Wildfires burn across western U.S.
Firefighters compete for manpower and equipment
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(CNN) -- Wildfires, fed by drought, raced across parts of the western United States on Wednesday, devouring acreage in New Mexico, Colorado, California and Arizona.
In Oak Creek Canyon, two miles northeast of Sedona, Arizona, the Brins Fire grew in size overnight by more than a third, from 1,770 acres to 2,450 acres, with just 5 percent containment, said fire information officer Pam Ritchie.
Much of the increase was caused by fires that were set intentionally in an effort to reduce the fuel available.
A view from a helicopter 11,000 feet up showed the canyon filled with smoke. In places, a gray haze was pierced by glowing rivulets of fire nestled deep within crevices -- but unreachable by tanker planes.
All 500 homes in the canyon have been evacuated and electricity to the area has been cut, officials said.
At a town meeting in Sedona, Paul Broyles, incident commander of the Great Basin Incident Management Team, told area residents whose homes are in threatened areas to prepare for a possible evacuation order.
Residents of evacuated subdivisions on the fire's southern end were to be allowed to return to their homes "on a limited basis" after 5 p.m., he said.
Broyles said firefighters were trying to keep the blaze from jumping State Highway 89, which travels north-south.
"We've been quite successful so far in keeping it west of Highway 89," he said early in the day. "But there's always the potential it will spot across to the east side, and then we're really off to the races."
By late morning, the fire had reached the road's edge in some places, and it was continuing to press northward.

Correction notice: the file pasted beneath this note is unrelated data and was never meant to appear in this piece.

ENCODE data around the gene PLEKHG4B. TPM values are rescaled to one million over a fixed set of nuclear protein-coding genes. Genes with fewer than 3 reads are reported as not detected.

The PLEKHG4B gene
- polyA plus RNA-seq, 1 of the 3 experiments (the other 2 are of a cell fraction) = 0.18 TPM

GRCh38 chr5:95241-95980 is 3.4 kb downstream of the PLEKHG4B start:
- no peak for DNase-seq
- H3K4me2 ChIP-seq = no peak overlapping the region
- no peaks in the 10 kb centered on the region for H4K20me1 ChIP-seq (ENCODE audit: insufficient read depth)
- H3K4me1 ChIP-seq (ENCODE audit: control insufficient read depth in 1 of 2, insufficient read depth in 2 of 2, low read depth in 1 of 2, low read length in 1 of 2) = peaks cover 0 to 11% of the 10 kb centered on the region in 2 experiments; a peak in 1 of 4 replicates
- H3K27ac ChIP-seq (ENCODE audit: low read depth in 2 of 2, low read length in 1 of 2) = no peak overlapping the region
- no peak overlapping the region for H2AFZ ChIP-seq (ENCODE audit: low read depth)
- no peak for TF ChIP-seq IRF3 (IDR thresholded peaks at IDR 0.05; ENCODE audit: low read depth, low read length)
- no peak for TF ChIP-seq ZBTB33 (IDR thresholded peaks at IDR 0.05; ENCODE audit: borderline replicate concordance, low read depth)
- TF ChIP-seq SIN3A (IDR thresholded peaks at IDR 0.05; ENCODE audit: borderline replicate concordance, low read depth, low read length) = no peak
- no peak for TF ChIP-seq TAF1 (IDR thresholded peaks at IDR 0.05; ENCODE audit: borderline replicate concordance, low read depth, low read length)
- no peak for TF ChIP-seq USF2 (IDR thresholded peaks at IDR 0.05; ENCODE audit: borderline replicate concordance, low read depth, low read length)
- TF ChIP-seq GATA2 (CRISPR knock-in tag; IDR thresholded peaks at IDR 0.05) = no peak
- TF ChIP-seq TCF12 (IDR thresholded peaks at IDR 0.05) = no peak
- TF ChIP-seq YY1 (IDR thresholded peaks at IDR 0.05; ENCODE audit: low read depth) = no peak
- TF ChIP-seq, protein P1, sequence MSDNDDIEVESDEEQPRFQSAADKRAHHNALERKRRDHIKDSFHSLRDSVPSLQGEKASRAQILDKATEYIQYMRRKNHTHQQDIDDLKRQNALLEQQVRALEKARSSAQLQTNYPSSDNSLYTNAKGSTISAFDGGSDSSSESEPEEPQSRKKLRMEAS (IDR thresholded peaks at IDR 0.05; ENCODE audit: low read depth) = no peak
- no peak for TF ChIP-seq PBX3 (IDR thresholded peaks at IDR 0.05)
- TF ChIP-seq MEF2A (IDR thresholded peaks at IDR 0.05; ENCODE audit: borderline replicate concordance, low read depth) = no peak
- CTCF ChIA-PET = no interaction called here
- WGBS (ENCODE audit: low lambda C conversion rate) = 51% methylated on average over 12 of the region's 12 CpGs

Unhalted, it could eventually threaten Flagstaff, northern Arizona's largest city some 25 miles away, Broyles said. "The potential is certainly there."
Still, no homes or structures had been lost.
"We want to keep it that way," he added.
Broyles said he was "not so optimistic" about the fate of Oak Creek Canyon, where steep terrain is nearly impenetrable.
"We can't get crews in there," Broyles said. He predicted it would remain closed, "I'm guessing several days."
Arizona Gov. Janet Napolitano said help is coming from all levels of government -- municipal, county, state and federal. She said she issued a state declaration of emergency that allowed her to activate a 211 system, whereby residents can get current information by calling that number.
In southern Colorado, a 9,000-acre fire just west of Pueblo led officials to evacuate 280 structures, said Karl Brauneis, a fire information officer for the Rocky Mountain Incident Command Team. Scrub pine burst into flames as the fire advanced, unleashing torrents of thick, white smoke.
Brauneis said the situation was improving.
"Today we're getting a break in the weather," he said, citing Wednesday's cooler temperatures and higher humidity.
The area has been parched by drought, he said. But nature was not the firefighters' only problem: competition from firefighters seeking to draw from a limited pool of resources for other fires makes the job harder.
"That's tough this early in the fire season," Brauneis said.
In California's Los Padres National Forest, about five miles west of Cuyama, a 10,000-acre fire was threatening oil fields, natural gas lines and commercial resources.
The fire, which had damaged at least five structures, was 35 percent contained, said Jim Pastino with the U.S. Forest Service.
A thick layer of smoke covered the foothills of the Sierra Madre as helicopters dumped buckets of water on the flames.
Pastino said the biggest concern is that it will spread over a ridge into the San Rafael Wilderness, which firefighters would have a tough time reaching, because there are no roads in the area.
In Gila National Forest, in southwestern New Mexico, a 24,300-acre fire was zero percent contained 17 miles northeast of Glenwood, according to the National Fire Information Center.
So far this year, wildfires have swept across 3,123,689 acres nationwide, more than four times last year's total for the same time period, according to the information center.
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